It’s a simple sentence. And for Restoration Exchange, a solid foundation.
Established a year ago, Restoration Exchange Omaha is a sort of united front formed by several groups of people who believe, as Gerber does, buildings matter. One of those groups was Landmarks Inc., formed in 1965 to try to save one of the city’s historical post offices. It didn’t save the building, but it did go on to successfully advocate for the preservation of many Omaha spaces, including Union Station (now the Durham Museum), Joslyn Castle, and the Dundee Theater. A second group was Restore Omaha, of which Gerber was one of the founders. A partnership of architects, city planners, and preservation professionals and enthusiasts, Restore Omaha acted as a resource for people restoring historic homes around the city. And a third association, the one-man-run Omaha Urban Neighborhoods, brought Vince Furlong, a longtime advocate for the revitalization of Omaha’s business districts, on board.
“We decided we’re all small and we all know each other and we all know what’s not happening,” Gerber says. “There was no one out there advocating, trying to get changes made to laws. We needed to merge and form one preservation force, and we did that with Restoration Exchange Omaha.”
Together today, they’re a super-group. Restoration Exchange fights for city buildings with the spirit of Landmarks Inc., including involvement in a recent battle to keep the midtown Omaha Clarinda-Page apartment buildings’ landmark designation—and thus, the buildings—intact.
It connects homeowners with restorers and craftspeople who specialize in the intricacies of old buildings—plaster and tile roofing and finicky windows. The annual Restore Omaha Conference, originally a Restore Omaha project where home-lovers and restorers could meet and make connections, was staged again this year under the Restoration Exchange umbrella.
And the group hosts neighborhood tours, like the ones Furlong led along old streetcar stops via Omaha Urban Neighborhoods, in an effort to introduce Omahans to their city. Furlong still leads tours along North and South 24th streets and Vinton Street. On Oct. 5, the five-hour Florence Boulevard/Minne Lusa Neighborhood and Preservation Tour will take a look at 11 homes, as well as the Minne Lusa House and Miller Park Pavilion. For more on one of the featured homes, see the story on page H10.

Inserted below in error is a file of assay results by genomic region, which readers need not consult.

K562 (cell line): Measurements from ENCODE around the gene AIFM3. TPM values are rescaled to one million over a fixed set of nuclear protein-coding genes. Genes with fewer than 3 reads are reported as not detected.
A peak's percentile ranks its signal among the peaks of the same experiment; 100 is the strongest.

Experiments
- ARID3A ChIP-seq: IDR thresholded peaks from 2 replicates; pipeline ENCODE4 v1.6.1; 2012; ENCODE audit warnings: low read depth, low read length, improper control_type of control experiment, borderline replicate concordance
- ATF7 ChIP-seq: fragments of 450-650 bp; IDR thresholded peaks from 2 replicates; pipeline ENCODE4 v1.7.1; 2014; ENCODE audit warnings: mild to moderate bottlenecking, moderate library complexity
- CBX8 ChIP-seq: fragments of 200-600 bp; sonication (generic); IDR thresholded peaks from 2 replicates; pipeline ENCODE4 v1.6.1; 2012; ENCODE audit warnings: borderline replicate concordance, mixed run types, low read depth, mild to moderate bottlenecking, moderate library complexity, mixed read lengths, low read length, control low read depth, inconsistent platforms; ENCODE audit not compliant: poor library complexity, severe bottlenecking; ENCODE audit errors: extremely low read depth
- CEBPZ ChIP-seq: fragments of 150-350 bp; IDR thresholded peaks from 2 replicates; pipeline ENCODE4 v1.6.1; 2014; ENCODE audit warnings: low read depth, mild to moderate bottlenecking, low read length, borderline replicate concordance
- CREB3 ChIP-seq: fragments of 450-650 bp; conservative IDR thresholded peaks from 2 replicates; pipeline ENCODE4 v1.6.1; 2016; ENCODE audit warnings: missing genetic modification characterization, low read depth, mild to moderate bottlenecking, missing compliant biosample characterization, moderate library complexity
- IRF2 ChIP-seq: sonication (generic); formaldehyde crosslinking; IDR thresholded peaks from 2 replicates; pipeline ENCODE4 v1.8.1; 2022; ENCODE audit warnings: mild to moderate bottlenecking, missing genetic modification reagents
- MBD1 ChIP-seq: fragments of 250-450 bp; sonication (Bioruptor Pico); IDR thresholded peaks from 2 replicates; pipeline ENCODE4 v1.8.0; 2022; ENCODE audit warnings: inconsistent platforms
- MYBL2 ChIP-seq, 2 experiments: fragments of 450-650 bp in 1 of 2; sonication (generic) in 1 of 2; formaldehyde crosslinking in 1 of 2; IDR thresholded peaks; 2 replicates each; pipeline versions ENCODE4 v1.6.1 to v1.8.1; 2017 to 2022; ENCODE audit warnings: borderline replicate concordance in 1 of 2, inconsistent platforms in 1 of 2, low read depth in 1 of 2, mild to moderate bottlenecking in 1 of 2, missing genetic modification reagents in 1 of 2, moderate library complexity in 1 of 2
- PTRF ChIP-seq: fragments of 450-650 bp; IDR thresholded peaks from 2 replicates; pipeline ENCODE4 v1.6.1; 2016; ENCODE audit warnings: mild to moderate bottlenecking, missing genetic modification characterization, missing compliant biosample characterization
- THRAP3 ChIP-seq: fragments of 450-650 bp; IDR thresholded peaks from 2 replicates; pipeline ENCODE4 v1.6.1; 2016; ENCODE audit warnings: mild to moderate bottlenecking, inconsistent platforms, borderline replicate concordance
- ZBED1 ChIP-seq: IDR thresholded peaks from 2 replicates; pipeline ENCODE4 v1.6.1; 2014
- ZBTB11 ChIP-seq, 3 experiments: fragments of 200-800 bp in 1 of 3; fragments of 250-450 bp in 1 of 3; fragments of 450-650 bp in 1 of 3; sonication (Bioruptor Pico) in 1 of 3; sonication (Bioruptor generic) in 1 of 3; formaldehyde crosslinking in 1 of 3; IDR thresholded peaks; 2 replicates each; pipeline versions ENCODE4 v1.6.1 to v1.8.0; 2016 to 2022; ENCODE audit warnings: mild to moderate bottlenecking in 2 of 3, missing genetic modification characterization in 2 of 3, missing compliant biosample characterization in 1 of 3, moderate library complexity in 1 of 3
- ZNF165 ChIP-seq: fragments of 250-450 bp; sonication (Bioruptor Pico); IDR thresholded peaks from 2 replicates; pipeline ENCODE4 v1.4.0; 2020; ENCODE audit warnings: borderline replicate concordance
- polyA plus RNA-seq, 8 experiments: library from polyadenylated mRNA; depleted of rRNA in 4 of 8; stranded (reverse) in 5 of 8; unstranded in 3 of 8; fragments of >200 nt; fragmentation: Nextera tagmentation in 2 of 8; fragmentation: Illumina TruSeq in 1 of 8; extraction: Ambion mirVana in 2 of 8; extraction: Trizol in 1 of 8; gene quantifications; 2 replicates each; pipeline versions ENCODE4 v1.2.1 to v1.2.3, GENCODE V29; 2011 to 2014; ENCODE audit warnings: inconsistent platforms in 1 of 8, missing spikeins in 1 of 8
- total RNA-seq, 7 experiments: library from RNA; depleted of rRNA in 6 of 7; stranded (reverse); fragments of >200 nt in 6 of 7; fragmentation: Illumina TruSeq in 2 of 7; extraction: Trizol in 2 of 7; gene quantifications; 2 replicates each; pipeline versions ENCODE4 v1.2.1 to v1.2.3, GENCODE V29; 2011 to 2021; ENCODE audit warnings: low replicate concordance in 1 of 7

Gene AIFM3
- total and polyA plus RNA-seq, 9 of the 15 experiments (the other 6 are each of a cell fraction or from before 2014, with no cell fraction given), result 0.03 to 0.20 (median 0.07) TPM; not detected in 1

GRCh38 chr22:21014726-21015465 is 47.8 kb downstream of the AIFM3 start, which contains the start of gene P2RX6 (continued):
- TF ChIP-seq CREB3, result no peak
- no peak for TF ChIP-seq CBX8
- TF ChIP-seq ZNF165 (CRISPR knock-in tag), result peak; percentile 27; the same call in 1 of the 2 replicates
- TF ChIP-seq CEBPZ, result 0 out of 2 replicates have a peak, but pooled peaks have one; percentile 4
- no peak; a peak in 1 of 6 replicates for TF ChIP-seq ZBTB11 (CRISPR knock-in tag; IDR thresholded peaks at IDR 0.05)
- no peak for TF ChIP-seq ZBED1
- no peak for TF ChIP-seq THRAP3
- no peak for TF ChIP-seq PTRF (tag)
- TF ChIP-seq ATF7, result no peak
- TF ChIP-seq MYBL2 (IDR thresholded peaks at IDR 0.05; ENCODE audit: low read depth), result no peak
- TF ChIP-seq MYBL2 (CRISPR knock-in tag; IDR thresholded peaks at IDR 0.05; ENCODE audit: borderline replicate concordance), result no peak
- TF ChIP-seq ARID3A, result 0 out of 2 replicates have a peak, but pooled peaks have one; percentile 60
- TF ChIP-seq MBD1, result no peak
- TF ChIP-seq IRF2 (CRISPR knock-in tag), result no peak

“When Florence Boulevard first started to form, it was kind of the place to live,” Gerber explains. “People would take their Model T’s and go and drive the boulevard. People would sit on the porch stoops and visit. If you had a house on the boulevard, you had made it. But those homes, over the years, fell into disrepair.”
The homes on the tour, Gerber said, are all owned by “people who’ve gone in and said we need to save these buildings.”
That kind of saving can be intimidating. Gerber says she introduces homeowners considering restoration projects with Restoration Exchange volunteers who’ve already restored homes to talk them through the process. Restoration Exchange can also help homeowners apply for landmark status, if applicable, to qualify for tax credits.
“We want to make the whole process easier because our whole goal is to get these great old homes restored and preserved and back on the tax rolls,” Gerber says.
Not every venture Restore Exchange undertakes is successful—the Omaha City Council on July 1 voted unanimously to revoke the Clarinda-Page apartments’ landmark status.
But still, buildings matter.
“Old homes are your sense of your history,” Gerber says. “Think of the old homes you had as a kid, the memories and character. Plus, the craftsmanship that was used years ago was so well done—we can’t build homes like they did. Rather than take that away, we want to save our history from the demolition pile.”